3. Check for overloaded neutral conductors. In three-phase, four wire systems supplying single-phase electronic loads, the neutral currents can be as high as 173% of the rms phase current. This can cause overloading of the neutral conductor because the code does not require the neutral conductor to be rated for currents higher than the phase conductor. The neutral currents should be measured with a true rms meter and checked against the ampacity of the neutral conductors. This problem can be corrected by filtering the harmonics of the electronic loads, using a zig-zag transformer, reducing the load, or increasing the neutral conductor capacity.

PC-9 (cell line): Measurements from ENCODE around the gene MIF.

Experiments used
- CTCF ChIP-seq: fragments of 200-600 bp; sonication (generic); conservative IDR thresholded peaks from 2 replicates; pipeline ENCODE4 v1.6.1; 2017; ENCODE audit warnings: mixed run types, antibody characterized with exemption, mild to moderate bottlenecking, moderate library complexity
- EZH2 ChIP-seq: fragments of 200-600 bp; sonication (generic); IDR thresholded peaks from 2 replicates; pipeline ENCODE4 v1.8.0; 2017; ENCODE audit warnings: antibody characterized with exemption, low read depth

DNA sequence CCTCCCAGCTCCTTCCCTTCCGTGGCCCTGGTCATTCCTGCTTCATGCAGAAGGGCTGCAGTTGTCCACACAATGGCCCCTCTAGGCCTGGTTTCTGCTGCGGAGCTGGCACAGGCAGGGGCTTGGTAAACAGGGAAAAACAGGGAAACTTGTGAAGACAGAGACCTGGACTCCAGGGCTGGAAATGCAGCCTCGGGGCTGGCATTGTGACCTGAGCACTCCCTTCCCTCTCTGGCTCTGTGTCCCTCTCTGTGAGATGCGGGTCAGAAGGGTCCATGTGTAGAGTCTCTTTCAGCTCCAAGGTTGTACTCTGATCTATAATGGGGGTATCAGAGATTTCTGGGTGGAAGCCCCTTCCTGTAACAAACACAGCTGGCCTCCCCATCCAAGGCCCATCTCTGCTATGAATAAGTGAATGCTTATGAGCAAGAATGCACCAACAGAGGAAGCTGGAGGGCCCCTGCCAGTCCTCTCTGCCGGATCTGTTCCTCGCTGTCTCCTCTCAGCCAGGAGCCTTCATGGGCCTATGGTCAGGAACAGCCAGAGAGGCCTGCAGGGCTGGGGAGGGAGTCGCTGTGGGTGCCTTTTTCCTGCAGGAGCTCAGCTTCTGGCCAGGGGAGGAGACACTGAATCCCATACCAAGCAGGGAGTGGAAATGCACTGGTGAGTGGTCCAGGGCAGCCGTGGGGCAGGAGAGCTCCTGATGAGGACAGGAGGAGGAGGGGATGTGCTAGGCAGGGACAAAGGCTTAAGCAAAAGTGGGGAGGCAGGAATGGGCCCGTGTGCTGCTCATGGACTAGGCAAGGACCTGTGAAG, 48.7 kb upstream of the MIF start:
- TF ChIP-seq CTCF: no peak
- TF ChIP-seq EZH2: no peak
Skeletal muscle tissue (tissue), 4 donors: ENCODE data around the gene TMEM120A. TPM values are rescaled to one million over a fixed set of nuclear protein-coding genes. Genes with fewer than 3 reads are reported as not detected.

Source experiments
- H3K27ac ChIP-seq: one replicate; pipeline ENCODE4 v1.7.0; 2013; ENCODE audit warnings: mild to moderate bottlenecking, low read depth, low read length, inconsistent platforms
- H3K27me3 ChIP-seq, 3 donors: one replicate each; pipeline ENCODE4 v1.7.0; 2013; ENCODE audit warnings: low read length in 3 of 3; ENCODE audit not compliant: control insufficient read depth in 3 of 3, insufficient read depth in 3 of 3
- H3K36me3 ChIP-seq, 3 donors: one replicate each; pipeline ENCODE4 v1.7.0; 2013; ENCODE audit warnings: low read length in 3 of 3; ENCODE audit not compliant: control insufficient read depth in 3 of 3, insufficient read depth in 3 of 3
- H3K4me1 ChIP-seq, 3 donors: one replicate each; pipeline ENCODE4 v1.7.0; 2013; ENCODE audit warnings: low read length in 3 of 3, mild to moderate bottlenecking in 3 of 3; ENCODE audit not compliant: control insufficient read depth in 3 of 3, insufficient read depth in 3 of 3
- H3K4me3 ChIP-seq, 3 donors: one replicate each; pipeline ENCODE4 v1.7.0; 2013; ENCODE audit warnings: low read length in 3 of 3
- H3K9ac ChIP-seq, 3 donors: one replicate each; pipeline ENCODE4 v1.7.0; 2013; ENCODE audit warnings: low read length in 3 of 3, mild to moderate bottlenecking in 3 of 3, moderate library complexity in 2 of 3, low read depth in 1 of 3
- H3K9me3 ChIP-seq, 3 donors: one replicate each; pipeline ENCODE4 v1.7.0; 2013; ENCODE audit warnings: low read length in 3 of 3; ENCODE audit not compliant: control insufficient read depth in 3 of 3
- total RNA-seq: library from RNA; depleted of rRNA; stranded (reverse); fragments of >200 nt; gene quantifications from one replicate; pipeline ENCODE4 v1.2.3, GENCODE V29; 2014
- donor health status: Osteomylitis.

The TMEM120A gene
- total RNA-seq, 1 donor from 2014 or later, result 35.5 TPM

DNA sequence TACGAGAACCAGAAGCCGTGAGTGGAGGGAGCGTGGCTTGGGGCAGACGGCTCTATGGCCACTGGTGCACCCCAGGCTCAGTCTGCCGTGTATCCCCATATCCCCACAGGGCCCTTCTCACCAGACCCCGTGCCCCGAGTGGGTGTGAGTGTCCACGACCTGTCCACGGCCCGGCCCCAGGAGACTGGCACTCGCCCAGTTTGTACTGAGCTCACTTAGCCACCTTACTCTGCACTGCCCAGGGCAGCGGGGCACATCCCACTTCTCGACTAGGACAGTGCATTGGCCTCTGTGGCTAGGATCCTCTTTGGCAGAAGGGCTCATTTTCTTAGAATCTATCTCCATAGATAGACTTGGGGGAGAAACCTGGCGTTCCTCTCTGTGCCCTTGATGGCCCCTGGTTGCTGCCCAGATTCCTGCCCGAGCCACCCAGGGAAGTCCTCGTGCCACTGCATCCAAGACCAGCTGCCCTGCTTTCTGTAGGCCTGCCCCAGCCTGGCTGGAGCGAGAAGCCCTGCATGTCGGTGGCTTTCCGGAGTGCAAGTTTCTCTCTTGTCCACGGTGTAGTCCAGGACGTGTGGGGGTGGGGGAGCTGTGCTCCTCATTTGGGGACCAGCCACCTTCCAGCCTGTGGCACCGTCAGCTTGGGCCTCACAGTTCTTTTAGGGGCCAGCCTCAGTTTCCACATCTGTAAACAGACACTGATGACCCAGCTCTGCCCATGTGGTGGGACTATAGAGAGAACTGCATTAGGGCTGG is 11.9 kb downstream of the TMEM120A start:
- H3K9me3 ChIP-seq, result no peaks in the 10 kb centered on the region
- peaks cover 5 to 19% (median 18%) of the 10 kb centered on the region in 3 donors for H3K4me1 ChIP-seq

4. Checking grounding electrode system. The grounding electrode system consists of all the grounded elements of the building that are bonded together to form a grounding system. This can include ground rods, metal water pipe, building steel, concrete-encased electrodes, a ground ring, etc. All of these things should be bonded together to form the best equipotential reference for equipment in the building as possible. It is not advisable to have separate, isolated ground rods for individual equipment in the facility. If a separate ground rod is driven for equipment, it should be bonded with the overall building grounding electrode system. Guidelines for the grounding electrode conductor are provided in Table 1.
5. Check isolated ground receptacle wiring. Isolated ground receptacles are a good way to provide a separate, clean ground for sensitive equipment. These receptacles require a separate ground wire in addition to the safety ground. The isolated ground is insulated from the case of the receptacle and should go back to the ground of the separately derived system, where it is tied in to the building grounding electrode system.